NBBC, 1 & 2 Samuel: A Commentary in the Wesleyan Tradition
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Beacon Hill Press / 2011 / Paperback
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NBBC, 1 & 2 Samuel: A Commentary in the Wesleyan Tradition

Beacon Hill Press / 2011 / Paperback

In Stock
CBD Stock No: WW127210


Product Description

* Explore the Old Testament Books of 1 & 2 Samuel from a Wesleyan perspective. Ideal for pastors, scholars, teachers, and students, this readable reference features informative introductory material; clear verse-by-verse explanations based on the original language; comprehensive annotations; helpful sidebars focusing on theological issues, word meanings, archaeological connections, and other topics; and an expanded bibliography. 288 pages, softcover.

Product Information

Format: Paperback
Number of Pages: 304
Vendor: Beacon Hill Press
Publication Date: 2011
Dimensions: 9.00 X 6.00 (inches)
ISBN: 0834127210
ISBN-13: 9780834127210
Series: New Beacon Bible Commentary

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Publisher's Description

The New Beacon Bible Commentary is an engaging, indispensable reference tool to aid individuals in every walk of life in the study and meditation of God’s Word. Written from the Wesleyan theological perspective, it offers insight and perceptive scholarship to help you unlock the deeper truths of Scripture and garner an awareness of the history, culture, and context attributed to each book of study. Readable, relevant, and academically thorough, it offers scholars, pastors, and laity a new standard for understanding and interpreting the Bible in the 21st century.Each volume features:Completely New Scholarship from notable experts in the Wesleyan traditionConvenient Introductory Material for each book of the Bible including information on authorship, date, history, audience, sociological/cultural issues, purpose, literary features, theological themes, hermeneutical issues, and moreClear Verse-by-Verse Explanations, which offer a contemporary, Wesleyan-based understanding derived from the passage’s original languageComprehensive Annotation divided into three sections, which cover background elements behind the text; verse-by-verse details and meanings found in the text; and significance, relevance, intertextuality, and application from the textHelpful Sidebars, which provide deeper insight into theological issues, word meanings, archeological connections, historical relevance, cultural customs, and moreExpanded Bibliography for further study of historical elements, additional interpretations, and theological themesThe books of Samuel constitute an important part of the larger literacy work that extends from Joshua through Kings, which modern scholars refer to as the Deuteronomistic History. These books provide a vital literary and historical link in the Bible’s overall presentation of Israel’s past.

Author Bio

Dr. Kevin Mellish has taught biblical literature at Olivet Nazarene University since 2004. Dr. Mellish holds a Bachelor of Arts degree from Olivet Nazarene University, a Master of Divinity degree from Nazarene Theological Seminary, and a Masters and Doctor of Philosophy degree from Claremont Graduate University. Previously, he served in the Ontario-Montclair School District and as an associate pastor at Ontario First Church of the Nazarene. His research interests have focused on the life of David, the development of Israelite faith and religion, the Deuteronomistic History, Archaeology and Ancient Near Eastern history, and the Pentateuch.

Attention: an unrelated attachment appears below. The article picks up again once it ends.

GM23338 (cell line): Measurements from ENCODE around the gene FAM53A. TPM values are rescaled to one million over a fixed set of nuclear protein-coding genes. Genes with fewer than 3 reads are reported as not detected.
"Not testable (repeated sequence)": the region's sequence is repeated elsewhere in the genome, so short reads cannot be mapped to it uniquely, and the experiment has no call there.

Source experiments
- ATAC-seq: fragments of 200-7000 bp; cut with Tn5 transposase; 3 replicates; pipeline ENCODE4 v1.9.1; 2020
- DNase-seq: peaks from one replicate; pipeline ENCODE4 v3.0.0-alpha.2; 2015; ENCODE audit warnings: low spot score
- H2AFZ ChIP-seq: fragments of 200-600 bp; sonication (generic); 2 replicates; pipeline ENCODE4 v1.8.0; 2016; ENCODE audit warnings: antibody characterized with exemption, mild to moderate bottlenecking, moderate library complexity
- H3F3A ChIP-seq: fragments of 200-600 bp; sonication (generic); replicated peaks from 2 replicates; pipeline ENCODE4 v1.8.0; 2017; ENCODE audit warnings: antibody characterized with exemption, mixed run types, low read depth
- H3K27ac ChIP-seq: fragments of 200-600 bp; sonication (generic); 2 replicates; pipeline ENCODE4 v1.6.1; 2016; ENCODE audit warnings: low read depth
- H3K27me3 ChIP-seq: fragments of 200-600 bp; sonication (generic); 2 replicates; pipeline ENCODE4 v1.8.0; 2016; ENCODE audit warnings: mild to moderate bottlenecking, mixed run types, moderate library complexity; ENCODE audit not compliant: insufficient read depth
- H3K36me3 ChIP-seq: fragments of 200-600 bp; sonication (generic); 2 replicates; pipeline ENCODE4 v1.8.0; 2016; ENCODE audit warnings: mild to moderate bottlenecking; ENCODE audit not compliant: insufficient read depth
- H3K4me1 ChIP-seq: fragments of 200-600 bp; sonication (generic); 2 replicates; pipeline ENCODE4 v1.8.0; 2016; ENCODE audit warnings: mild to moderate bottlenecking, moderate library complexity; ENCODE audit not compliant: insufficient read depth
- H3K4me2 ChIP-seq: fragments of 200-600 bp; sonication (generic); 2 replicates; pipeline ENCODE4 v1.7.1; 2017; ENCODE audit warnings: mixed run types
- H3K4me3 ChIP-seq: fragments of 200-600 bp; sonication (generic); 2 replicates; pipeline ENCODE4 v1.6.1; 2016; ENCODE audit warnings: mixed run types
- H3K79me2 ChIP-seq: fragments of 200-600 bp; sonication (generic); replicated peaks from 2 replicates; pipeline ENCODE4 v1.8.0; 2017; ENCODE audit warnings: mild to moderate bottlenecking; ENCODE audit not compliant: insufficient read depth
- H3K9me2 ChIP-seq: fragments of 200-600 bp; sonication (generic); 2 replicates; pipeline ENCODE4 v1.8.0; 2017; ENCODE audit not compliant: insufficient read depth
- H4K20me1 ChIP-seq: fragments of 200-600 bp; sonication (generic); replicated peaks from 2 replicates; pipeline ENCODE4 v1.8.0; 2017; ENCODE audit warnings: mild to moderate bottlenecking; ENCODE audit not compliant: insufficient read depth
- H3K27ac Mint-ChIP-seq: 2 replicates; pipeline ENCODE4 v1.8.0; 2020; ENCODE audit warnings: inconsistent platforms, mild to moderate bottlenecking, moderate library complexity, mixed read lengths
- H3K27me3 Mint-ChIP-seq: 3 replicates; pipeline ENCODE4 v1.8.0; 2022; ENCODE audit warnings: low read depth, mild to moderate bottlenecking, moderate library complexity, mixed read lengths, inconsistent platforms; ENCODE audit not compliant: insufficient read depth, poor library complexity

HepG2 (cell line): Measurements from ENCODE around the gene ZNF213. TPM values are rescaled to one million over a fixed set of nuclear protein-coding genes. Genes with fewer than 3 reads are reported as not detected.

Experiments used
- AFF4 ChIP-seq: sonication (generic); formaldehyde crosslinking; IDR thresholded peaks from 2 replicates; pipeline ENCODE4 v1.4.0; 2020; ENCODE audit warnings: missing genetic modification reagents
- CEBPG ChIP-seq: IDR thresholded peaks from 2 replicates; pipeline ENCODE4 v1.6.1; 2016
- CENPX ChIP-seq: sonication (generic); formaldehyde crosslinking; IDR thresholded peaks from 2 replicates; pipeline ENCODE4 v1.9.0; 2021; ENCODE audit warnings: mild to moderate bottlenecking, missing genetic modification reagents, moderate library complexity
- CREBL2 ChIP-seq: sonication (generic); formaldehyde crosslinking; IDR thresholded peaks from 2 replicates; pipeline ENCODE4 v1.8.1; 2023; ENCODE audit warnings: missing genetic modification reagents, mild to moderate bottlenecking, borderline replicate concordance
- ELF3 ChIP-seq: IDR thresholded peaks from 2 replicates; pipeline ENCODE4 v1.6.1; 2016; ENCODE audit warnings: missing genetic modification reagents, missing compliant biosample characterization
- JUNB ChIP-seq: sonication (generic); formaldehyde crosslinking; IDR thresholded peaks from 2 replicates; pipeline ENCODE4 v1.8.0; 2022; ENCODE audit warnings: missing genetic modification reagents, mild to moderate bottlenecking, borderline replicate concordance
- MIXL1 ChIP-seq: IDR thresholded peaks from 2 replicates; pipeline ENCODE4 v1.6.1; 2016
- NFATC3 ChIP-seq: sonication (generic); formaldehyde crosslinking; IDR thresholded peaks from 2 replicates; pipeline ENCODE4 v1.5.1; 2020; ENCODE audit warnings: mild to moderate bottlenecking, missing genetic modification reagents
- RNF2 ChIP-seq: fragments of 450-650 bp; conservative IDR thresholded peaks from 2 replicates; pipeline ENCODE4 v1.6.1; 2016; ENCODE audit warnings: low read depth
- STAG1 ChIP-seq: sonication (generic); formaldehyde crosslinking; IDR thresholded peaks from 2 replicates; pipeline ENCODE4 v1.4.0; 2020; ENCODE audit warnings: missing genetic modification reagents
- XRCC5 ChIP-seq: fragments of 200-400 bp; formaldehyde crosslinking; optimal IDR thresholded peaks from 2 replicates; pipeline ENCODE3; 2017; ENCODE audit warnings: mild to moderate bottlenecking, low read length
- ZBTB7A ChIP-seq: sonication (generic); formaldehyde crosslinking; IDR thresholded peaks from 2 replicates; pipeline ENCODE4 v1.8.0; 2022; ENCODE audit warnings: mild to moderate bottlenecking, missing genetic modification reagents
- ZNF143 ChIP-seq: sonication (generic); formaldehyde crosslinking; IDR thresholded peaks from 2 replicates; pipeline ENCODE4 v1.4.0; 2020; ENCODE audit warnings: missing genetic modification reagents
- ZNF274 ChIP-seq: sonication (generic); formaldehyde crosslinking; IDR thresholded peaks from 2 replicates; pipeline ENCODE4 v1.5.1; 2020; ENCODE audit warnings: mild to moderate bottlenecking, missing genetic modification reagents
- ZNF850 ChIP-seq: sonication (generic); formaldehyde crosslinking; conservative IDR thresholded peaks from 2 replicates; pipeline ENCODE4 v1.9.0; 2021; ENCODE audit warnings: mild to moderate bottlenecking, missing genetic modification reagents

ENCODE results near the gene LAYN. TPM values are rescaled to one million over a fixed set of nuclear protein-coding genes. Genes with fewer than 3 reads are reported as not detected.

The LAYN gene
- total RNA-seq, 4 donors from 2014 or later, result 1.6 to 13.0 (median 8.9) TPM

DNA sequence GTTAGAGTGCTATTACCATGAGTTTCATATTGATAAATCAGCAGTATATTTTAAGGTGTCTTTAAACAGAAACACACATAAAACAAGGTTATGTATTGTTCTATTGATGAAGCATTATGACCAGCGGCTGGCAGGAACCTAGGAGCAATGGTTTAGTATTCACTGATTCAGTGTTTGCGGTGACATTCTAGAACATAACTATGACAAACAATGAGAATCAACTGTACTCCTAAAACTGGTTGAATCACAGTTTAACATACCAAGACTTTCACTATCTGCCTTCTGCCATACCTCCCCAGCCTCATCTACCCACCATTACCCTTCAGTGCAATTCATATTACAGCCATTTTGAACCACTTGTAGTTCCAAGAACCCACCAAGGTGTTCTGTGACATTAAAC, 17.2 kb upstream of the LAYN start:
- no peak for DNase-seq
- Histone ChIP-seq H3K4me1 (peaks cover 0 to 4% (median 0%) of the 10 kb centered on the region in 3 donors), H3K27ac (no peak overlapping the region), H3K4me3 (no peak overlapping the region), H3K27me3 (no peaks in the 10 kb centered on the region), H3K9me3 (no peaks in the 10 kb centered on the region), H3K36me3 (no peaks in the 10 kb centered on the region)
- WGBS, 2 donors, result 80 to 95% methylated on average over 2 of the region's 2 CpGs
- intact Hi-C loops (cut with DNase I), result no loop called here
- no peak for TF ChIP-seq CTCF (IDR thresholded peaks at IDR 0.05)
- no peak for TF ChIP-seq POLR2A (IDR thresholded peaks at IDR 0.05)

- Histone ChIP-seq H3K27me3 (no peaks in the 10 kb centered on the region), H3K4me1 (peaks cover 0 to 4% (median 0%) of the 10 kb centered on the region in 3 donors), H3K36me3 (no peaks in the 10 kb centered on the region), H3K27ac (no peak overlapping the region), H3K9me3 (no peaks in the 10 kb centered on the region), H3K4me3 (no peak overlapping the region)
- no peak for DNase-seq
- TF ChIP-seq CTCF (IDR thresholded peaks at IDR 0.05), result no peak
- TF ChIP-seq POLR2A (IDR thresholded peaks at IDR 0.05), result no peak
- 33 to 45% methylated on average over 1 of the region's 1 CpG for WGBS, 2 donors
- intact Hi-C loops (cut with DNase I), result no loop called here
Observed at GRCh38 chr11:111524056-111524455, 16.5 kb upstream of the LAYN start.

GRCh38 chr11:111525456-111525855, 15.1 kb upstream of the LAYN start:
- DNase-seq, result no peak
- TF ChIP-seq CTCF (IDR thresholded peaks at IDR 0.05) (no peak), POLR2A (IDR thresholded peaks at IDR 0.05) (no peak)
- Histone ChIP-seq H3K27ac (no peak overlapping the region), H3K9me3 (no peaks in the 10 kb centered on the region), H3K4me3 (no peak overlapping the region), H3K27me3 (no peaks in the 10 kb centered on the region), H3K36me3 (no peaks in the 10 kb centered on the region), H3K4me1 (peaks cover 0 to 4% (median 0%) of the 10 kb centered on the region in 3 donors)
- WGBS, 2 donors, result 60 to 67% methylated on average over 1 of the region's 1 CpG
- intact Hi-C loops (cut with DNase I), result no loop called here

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  1. Neil
    Safford, AZ
    Age: 45-54
    Gender: male
    3 Stars Out Of 5
    Skims over the most difficult passages
    January 19, 2017
    Neil
    Safford, AZ
    Age: 45-54
    Gender: male
    Quality: 5
    Value: 5
    Meets Expectations: 3
    I have to say that I am a little bit disappointed with this commentary. It does add clarity and may be useful for preparing sermons and classes; but the commentator brushes aside passages that really have are of Wesleyan interest.

    For example, Much can be gleaned from the fact that God regretted making Saul king (1 Samuel 15:10). Mellish barely acknowledges that God regretted something.

    A few verses later, the Biblical author reports that God "is not a mortal, that he should change his mind" (1 Samuel 15:29). That claim needs comment since the whole chapter is an example of God making a BIG change of mind. Mellish makes no comment about it. Why not? I cannot say.

    In 2 Samuel 16:23, Absalom has sex with David's concubines. Mellish does address the significance of Absalom's act; but he does not talk about this act possibly being a fulfillment of a judgment voiced by Nathan against David (2 Samuel 12:11). Was it a fulfillment or some other happenstance?

    At the place of Nathan's judgment, Mellish reports simply that later on "Absalom had intercourse with David's concubines...." So Mellish is going with the assumption that Absalom fulfilled Nathan's judgment in 2 Samuel 12:11. I think the judgment against David needs more explanation, especially from a Wesleyan perspective. Was it God's doing that Absalom did what he did? Did God cause the trouble in David's house? Apparently, there was a death judgment included in what Nathan said, for when David humbled himself, Nathan said, "Now the LORD has put away your sin; you shall not die." Is it possible that some of the other judgments were also rescinded? That whole section is kind of difficult for a Wesleyan. Mellish should have slowed down a bit there and commented more.
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